Fire Prevention Week 2021 is underway, and the theme for this year is “Learn the Sounds of Fire Safety."
The province of Ontario is issuing a “Get Loud” challenge, which encourages Ontarians to recognize the different sounds made between smoke and carbon monoxide alarms, and identify if new batteries are needed or if the alarms need to be replaced.
“A lot of people can’t distinguish when they make the call to say whether it’s a carbon monoxide alarm or whether it’s a smoke alarm, so we’re asking them to learn the sounds and to get loud, and that means to test them,” said Paul Ryan, fire chief for the Midland and Penetanguishene fire departments.
Rapid beeps in succession are an alarm condition, while intermittent beeps are related to the alarm device itself.
“If a smoke alarm battery is going low then it will do three beeps and then stop,” said Ryan, “and a carbon monoxide alarm will do four beeps and stop.”
Denis Maurice, division chief of fire prevention for Tiny Township, noted the importance of understanding the alarm sounds inside the home.
“We have a very large population of people that have no idea what sounds the alarms make,” said Maurice. “They haven’t read their instructions and they don’t realize that with today’s new alarms, they have a message for you, whether it’s an actual alarm or if it’s something that needs to be addressed, either a low battery or end of life.”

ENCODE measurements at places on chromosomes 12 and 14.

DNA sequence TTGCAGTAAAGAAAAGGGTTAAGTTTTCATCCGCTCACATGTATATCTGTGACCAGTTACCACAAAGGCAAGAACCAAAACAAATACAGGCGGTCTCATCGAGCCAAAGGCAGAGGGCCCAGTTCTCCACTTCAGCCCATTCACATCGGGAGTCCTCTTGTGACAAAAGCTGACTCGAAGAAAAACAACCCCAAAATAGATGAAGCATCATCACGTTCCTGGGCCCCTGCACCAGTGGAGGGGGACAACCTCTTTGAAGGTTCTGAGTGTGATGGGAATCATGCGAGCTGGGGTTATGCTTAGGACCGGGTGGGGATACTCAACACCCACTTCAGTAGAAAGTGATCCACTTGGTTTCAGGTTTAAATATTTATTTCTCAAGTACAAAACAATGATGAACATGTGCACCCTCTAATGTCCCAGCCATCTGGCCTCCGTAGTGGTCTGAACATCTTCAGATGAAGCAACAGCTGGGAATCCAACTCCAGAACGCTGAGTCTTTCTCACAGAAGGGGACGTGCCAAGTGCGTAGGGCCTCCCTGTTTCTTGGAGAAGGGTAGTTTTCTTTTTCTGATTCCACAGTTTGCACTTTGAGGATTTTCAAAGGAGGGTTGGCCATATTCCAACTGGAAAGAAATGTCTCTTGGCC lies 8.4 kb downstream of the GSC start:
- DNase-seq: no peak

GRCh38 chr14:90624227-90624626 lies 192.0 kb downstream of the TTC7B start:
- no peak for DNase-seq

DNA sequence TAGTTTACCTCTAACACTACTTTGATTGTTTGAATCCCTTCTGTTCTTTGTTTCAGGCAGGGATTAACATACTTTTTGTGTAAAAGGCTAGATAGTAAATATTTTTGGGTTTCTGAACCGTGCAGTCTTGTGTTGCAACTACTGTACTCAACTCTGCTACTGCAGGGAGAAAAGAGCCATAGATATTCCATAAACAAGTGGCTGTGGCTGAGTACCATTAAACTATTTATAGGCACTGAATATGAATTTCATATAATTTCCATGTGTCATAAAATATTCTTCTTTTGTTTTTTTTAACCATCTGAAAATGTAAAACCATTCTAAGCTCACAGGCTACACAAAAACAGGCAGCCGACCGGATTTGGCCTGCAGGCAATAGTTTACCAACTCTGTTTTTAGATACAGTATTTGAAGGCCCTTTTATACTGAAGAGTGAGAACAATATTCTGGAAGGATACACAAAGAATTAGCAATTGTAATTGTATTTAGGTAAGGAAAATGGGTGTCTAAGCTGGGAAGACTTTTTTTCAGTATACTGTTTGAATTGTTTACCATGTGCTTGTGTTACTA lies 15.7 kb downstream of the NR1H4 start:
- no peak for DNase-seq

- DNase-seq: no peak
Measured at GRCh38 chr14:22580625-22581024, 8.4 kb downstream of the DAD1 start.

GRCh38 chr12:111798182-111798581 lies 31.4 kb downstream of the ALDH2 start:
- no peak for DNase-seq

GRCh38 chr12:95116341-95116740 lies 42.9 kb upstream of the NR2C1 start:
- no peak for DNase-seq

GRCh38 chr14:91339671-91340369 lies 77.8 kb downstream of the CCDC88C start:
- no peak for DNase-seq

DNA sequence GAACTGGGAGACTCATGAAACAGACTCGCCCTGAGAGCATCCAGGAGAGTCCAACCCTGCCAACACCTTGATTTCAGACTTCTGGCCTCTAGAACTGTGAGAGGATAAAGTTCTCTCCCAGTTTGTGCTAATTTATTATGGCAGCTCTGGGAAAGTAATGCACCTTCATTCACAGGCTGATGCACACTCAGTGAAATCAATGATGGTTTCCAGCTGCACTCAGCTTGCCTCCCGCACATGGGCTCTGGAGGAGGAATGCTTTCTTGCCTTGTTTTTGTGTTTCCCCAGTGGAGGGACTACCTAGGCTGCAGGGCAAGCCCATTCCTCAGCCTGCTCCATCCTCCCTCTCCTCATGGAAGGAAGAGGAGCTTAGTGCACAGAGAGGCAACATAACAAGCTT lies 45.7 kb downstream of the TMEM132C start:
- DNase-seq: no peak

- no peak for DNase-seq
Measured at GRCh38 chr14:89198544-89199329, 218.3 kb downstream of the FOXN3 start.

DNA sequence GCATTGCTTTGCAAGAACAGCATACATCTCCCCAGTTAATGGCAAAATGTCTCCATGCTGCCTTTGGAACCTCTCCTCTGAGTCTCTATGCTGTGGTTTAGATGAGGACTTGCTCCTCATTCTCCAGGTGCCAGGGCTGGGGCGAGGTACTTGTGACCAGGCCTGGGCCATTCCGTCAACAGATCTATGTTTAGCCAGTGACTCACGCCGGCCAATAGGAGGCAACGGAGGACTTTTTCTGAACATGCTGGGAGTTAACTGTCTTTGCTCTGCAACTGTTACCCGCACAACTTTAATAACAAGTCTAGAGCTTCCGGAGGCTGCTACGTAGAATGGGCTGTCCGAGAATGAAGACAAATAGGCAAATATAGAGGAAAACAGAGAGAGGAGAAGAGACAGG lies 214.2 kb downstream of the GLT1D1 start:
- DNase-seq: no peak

Recognizing the alarm sounds is not only important to ensuring the lives of everyone inside the home, but it also holds more practical benefits through the knowledge of what false alarms sound like.
“The majority of the alarm calls that we get, they’re false,” Maurice explained, “and it’s costly. When we have to send a crew of firefighters out to an alarm activation because of a dead battery, that’s very expensive for the taxpayers."
And in a volunteer department like Tiny's that often becomes a burden on the firefighter’s employer as well, according to Maurice.
"We’re fortunate that a lot of our firefighters are employed by companies that allow them to leave, otherwise we’d be in trouble," he said. “Understanding what your alarm is telling you is important if it can mitigate situations where it prevents us from responding to a false activation or a nuisance alarm, then it saves everybody a bit of money; saves the employer, saves the taxpayer.
"It could also save you a little bit of embarrassment having the fire department showing up at your door with lights and sirens.”
By law, working smoke alarms are required on every level of a home and outside the sleeping areas. Working carbon monoxide alarms are also required adjacent to each sleeping area of the home if there is a fuel-burning appliance, fireplace or attached garage.
Fire Prevention Week is held annually during the week of October 9 in commemoration of the Great Chicago Fire of 1871 which resulted in over 250 lives lost while leaving 100,000 homeless, destroying more than 17,000 structures and burning over 2,000 acres of land.
Both Ryan and Maurice agree that the one thing more important than all else is to have an escape plan known and ready in case a fire occurs.
Added Ryan: “Because at three o’clock when the alarms go off and you’re disorientated, your family needs to know how to get out. And seconds save lives."
Derek Howard, Local Journalism Initiative Reporter, MidlandToday.ca